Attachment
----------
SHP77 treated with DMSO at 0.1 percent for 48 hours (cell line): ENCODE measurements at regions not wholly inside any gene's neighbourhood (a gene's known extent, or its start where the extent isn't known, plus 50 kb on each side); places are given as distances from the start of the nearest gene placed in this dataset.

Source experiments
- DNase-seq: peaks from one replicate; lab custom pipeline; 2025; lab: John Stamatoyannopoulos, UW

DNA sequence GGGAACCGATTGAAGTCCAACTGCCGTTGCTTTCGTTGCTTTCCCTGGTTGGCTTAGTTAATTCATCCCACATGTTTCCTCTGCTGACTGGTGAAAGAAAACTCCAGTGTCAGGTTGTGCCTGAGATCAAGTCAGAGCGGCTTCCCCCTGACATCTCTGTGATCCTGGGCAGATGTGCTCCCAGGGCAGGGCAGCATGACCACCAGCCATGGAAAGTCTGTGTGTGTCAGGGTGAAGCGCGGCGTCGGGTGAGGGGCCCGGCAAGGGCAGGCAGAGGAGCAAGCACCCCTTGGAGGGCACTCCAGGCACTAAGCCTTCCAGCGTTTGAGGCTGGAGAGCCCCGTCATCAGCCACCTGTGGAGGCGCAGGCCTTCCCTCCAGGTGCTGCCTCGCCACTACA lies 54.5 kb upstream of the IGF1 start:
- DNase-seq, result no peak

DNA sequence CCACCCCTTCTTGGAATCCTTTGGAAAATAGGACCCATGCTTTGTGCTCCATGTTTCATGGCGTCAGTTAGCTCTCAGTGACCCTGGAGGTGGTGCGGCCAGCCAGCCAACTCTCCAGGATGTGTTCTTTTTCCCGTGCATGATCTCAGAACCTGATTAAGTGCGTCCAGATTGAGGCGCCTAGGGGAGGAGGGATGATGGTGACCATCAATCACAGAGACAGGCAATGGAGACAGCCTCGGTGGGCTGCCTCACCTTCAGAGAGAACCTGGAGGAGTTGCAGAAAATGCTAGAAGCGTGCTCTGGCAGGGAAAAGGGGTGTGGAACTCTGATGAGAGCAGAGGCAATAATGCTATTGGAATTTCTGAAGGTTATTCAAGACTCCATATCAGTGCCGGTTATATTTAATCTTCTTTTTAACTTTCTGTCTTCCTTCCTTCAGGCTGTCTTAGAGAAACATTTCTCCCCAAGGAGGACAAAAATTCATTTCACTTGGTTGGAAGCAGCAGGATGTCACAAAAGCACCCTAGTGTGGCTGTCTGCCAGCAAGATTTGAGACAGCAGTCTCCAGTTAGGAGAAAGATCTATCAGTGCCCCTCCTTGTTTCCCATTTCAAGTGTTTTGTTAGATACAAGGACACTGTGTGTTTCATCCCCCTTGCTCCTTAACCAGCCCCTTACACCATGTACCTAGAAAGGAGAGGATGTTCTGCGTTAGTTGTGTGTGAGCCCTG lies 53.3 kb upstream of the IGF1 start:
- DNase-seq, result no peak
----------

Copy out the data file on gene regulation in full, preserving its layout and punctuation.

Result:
SHP77 treated with DMSO at 0.1 percent for 48 hours (cell line): ENCODE measurements at regions not wholly inside any gene's neighbourhood (a gene's known extent, or its start where the extent isn't known, plus 50 kb on each side); places are given as distances from the start of the nearest gene placed in this dataset.

Source experiments
- DNase-seq: peaks from one replicate; lab custom pipeline; 2025; lab: John Stamatoyannopoulos, UW

DNA sequence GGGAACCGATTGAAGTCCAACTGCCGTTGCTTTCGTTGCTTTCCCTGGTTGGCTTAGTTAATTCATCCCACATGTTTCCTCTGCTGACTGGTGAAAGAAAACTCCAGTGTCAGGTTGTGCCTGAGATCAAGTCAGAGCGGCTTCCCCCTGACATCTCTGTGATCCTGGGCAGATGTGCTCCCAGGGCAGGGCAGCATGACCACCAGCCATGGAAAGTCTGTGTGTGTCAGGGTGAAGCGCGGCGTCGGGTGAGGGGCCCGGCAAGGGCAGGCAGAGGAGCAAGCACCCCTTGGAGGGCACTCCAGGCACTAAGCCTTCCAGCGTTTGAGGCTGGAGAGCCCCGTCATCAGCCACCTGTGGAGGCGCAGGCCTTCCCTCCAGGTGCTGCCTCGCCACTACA lies 54.5 kb upstream of the IGF1 start:
- DNase-seq, result no peak

DNA sequence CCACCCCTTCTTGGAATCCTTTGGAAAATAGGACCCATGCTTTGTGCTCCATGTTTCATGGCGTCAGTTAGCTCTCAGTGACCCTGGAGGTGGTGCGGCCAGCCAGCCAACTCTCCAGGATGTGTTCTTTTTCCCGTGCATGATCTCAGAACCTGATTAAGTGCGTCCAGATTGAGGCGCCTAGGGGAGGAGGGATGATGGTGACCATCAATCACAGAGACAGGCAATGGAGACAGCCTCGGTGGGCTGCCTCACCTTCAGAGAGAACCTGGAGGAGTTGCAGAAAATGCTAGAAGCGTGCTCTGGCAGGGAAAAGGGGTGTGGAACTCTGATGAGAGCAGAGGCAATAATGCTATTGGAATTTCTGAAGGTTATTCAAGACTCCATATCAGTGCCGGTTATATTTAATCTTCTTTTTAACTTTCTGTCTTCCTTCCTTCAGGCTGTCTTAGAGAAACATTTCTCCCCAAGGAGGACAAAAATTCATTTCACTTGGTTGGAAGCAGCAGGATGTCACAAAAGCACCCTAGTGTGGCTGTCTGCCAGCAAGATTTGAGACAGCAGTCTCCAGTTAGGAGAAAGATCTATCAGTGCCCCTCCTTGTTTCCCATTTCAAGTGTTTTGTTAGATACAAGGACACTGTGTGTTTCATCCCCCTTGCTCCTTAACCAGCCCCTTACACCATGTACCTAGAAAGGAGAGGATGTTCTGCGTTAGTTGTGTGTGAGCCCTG lies 53.3 kb upstream of the IGF1 start:
- DNase-seq, result no peak